[1] Yeager K.E. and Willis J.R. "Modeling of
Emergency Diesel Generators in an 800 Megawatt Nuclear Power Plant." *IEEE
Transactions on Energy Conversion*. Vol.8, No.3, September
1993.

When you increase the complexity of your network by adding extra lines, loads, transformers, and machines, the required simulation time becomes longer. Moreover, if you are interested in slow electromechanical oscillation modes (typically between 0.02 Hz and 2 Hz on large systems) you might have to simulate for several tens of seconds, which can result in long simulation times. The conventional continuous or discrete solution method is therefore not practical for stability studies involving low-frequency oscillation modes. For these studies, use the phasor technique (see Introducing the Phasor Simulation Method).

For a stability study, you ignore the fast oscillation modes that result from the interaction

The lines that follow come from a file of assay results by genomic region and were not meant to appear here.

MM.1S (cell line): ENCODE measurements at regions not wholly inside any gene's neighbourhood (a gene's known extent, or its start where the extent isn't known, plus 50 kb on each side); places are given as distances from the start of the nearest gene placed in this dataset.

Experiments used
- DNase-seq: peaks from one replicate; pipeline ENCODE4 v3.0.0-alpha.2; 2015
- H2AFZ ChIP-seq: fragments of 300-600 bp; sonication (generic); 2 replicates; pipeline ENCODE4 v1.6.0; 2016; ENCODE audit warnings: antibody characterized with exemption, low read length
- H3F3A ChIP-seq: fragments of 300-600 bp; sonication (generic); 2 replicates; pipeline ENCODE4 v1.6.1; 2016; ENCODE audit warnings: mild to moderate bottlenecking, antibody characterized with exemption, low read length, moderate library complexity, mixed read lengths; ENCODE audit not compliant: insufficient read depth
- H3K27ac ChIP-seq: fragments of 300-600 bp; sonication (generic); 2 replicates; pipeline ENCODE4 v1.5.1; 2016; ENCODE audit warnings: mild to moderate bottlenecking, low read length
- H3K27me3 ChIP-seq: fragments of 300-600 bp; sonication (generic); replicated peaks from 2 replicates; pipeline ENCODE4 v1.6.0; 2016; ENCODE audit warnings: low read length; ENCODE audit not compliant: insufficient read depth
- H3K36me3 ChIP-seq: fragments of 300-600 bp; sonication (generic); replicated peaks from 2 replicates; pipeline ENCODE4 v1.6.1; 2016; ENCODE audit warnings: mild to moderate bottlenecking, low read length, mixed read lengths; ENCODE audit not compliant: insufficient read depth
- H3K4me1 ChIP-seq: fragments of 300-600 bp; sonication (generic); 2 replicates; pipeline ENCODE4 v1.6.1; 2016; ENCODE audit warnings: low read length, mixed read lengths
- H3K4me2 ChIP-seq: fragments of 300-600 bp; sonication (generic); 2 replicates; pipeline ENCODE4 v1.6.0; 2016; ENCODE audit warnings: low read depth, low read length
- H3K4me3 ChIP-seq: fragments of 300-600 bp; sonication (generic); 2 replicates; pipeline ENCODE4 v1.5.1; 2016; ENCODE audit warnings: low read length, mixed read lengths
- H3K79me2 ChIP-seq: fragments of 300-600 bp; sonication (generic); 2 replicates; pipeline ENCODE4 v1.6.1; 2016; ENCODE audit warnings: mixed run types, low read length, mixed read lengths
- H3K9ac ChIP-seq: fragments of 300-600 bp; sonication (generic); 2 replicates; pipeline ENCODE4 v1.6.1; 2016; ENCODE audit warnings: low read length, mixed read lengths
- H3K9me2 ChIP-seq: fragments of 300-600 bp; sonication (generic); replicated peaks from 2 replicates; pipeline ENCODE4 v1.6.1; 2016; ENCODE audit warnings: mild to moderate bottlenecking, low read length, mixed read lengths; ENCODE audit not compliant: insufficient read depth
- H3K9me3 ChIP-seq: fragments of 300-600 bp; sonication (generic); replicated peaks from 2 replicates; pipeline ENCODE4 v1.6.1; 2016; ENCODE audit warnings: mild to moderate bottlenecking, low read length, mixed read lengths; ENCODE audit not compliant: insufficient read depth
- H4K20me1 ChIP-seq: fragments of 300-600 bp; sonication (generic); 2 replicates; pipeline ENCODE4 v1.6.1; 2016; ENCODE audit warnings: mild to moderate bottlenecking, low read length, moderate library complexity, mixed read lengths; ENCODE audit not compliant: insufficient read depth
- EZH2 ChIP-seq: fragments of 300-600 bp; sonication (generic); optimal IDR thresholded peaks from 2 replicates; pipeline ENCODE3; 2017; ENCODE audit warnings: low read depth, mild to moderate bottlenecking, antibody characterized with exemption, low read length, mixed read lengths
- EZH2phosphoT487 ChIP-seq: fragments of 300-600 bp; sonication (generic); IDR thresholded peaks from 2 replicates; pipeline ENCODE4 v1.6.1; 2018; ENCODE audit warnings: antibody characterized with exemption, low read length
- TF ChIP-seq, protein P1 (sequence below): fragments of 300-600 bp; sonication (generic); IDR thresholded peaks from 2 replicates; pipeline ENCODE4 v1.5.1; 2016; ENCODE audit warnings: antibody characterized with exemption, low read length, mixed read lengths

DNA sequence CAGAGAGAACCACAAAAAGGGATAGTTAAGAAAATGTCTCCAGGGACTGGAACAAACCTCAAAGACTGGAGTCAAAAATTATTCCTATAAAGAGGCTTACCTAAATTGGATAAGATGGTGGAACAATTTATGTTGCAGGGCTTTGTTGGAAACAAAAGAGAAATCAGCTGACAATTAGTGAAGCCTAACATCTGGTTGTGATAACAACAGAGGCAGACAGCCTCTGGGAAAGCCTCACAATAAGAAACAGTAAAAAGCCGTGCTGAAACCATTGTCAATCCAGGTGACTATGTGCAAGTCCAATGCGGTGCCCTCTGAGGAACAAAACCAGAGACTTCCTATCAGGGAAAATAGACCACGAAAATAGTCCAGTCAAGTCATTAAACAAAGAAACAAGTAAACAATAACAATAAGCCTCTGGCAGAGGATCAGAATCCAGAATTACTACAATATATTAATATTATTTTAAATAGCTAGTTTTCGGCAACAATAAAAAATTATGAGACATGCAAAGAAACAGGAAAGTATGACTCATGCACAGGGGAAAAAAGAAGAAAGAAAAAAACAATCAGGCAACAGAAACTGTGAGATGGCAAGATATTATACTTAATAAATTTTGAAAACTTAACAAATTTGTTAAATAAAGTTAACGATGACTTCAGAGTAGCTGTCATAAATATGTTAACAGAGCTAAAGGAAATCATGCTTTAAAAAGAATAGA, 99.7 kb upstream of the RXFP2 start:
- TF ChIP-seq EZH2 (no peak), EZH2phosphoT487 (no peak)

of linear R, L, C elements and distributed parameter lines. These oscillation modes, which
are usually located above the fundamental frequency of 50 Hz or 60 Hz, do not interfere with
the slow machine modes and regulator time constants. In the phasor solution method, these
fast modes are ignored by replacing the network differential equations with a set of
algebraic equations. The state-space model of the network is therefore replaced by a
transfer function evaluated at the fundamental frequency and relating inputs (current
injected by machines into the network) and outputs (voltages at machine terminals). The
phasor solution method uses a reduced state-space model consisting of slow states of
machines, turbines, and regulators, thus dramatically reducing the required simulation time.
Two solver types are available for phasor models: continuous and discrete. The type of
solver is specified in the powergui block by setting
**Simulation type** to either `Phasor`

(continuous) or `Discrete phasor`

. The continuous phasor solution